NAB EVP of Television Marcellus Alexander told representatives of the City of New York that the retransmission consent process works almost every time, unless the entity sitting on the MVPD side of the table is one of three specific companies, including Time Warner Cable. He also pointed out that broadcast still provides key programming at a bargain price.
Marcellus appeared at a hearing held by the New York City Council Committee on Consumer Affairs and Subcommittee on Zoning & Franchises called “Oversight: Time Warner Cable, CBS and the Consumers Stuck in the Middle.”
Marcellus noted that 99%of all negotiations between broadcasters and cable operators are conducted without a service disruption, that broadcast programming costs but a tiny fraction of the revenue pulled in by cable companies, and that the percentage of programming costs incurred to carry broadcast is also dwarfed by what is paid for basic cable services.
Although broadcasters have been steadily increasing their retransmission income, and that this income is projected to continue growing, it is still very reasonable. In fact, an SNL Kagan projection for the year 2016 has local broadcast earning only 12% of the carriage fees that will be going to basic cable channels.
Marcellus noted that broadcasters use retrans income in part to provide emergency service, as it did during Hurricane Sandy when many cable systems were taken down by the storm; and further, that many local broadcasters are investing in more local news programming and additional news staffers.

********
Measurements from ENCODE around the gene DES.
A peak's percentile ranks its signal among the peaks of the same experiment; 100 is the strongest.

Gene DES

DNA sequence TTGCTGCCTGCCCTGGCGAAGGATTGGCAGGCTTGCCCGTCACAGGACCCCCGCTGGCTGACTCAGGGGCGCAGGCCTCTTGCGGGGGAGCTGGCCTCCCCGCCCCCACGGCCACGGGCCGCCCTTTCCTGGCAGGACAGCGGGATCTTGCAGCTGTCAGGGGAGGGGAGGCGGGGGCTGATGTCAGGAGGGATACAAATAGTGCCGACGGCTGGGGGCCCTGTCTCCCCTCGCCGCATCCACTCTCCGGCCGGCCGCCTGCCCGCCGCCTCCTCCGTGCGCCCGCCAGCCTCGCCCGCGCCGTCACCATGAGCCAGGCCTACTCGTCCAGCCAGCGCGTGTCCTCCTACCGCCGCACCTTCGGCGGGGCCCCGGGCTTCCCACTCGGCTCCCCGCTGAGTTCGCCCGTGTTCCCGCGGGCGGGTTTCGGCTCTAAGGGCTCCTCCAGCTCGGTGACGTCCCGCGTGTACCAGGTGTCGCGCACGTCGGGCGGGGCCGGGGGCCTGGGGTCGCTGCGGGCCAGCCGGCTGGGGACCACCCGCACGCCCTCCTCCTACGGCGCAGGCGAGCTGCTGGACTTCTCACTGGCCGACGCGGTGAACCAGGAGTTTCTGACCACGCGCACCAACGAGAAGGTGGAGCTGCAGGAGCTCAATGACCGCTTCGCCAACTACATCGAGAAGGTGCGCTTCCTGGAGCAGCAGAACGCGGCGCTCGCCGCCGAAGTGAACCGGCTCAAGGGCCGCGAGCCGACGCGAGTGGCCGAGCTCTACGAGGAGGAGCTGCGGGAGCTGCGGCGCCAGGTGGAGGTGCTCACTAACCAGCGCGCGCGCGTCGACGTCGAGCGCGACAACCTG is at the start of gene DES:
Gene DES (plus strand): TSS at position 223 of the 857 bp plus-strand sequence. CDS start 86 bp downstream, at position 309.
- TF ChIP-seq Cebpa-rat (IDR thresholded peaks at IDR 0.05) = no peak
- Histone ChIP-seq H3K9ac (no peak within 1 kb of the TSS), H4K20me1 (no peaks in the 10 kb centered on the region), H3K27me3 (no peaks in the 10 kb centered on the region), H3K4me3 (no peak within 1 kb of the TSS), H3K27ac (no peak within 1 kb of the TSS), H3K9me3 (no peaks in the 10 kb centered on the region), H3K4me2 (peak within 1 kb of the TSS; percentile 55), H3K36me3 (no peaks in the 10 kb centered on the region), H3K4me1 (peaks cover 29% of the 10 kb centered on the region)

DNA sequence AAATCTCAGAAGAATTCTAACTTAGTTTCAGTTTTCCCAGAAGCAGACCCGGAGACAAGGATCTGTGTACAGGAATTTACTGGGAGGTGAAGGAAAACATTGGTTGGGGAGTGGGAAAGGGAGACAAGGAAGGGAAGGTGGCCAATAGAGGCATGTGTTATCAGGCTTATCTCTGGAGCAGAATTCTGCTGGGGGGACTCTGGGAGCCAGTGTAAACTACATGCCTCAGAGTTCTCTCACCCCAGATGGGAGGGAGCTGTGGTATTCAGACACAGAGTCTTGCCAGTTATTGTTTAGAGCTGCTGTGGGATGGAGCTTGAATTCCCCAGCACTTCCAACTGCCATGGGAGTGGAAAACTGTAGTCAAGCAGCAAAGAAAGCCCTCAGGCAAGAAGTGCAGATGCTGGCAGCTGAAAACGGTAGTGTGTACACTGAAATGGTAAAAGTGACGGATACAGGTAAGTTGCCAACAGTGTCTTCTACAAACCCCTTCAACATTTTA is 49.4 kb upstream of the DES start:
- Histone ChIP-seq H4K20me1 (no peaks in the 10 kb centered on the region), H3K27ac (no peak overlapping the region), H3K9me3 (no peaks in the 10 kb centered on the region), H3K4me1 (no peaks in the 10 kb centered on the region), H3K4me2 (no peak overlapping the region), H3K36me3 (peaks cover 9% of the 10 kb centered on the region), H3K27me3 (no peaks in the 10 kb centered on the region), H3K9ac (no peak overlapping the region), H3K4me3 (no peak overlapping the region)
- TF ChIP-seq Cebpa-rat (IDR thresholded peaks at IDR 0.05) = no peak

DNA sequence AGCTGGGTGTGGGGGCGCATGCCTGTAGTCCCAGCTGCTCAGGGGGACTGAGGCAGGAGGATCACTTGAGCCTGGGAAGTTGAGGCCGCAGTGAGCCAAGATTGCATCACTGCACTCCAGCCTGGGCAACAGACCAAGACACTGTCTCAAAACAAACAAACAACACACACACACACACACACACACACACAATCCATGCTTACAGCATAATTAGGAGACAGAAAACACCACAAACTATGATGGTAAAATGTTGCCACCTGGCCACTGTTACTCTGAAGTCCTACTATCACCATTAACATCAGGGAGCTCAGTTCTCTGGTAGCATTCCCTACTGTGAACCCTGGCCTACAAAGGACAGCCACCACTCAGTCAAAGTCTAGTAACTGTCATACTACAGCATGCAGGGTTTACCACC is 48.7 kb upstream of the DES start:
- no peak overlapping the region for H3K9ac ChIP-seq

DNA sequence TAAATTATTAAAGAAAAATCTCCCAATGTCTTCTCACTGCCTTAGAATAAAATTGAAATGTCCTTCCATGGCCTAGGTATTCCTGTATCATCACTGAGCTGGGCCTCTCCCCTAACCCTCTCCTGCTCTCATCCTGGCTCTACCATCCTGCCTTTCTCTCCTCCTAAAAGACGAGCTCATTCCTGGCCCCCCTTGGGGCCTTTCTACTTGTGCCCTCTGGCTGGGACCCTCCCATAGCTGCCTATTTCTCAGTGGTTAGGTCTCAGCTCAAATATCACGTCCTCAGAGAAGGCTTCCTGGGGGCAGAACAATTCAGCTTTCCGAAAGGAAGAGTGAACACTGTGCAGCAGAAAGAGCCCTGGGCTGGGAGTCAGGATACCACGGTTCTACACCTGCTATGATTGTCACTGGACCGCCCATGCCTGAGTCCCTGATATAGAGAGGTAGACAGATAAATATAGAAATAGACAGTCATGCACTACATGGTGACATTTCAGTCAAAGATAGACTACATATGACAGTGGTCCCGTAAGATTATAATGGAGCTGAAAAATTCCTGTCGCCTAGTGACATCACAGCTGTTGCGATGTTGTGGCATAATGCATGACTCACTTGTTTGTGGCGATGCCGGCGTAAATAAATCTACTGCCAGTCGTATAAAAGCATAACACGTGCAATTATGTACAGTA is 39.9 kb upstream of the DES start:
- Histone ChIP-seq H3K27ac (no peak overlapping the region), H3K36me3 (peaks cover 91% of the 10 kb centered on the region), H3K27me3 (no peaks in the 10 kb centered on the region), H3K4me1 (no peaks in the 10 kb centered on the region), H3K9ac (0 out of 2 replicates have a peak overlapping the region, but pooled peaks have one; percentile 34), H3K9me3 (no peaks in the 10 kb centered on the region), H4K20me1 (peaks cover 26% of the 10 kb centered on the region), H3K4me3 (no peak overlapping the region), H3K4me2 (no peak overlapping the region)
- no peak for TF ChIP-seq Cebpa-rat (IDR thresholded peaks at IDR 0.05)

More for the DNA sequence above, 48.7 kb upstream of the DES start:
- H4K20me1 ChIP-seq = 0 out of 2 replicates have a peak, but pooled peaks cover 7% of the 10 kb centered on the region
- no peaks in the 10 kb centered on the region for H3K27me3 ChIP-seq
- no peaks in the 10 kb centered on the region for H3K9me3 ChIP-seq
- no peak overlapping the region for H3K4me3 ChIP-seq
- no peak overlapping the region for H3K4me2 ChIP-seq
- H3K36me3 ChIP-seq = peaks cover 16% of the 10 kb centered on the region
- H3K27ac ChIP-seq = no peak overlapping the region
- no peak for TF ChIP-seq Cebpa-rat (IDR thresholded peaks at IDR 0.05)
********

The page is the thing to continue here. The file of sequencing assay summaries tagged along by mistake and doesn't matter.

He testified that in four out of every five negotiations that feature a disruption, the broadcaster’s identity is variable but the MVPD is either TWC, Dish or DirecTV.
What this means, suggested Marcellus, is that the vast majority of cable operators are willing to accept the current system as it is while these particular three are seeing if they can break it and change it in their favor.
Marcellus said that there is no need to reformulate a system that works 99% of the time. He suggested instead that regulators look at ways to make competition between MVPDs more effective, particularly by making it easier for consumers to move from one to another, a practice inhibited by long term contracts and penalties for undoing them. He also suggested a requirement that the MVPDs pay refunds to customers for channels that have been blacked out.
Concluded Marcellus, “Mr. Chairman and committee members, thank you again for the opportunity to visit with you today and to appear alongside my industry colleagues from CBS and the New York State Broadcasters Association. There are some areas where we could enhance consumer awareness and choice during carriage impasses, but we continue to caution against policy changes to television carriage laws and the unintended consumer harm that would result.”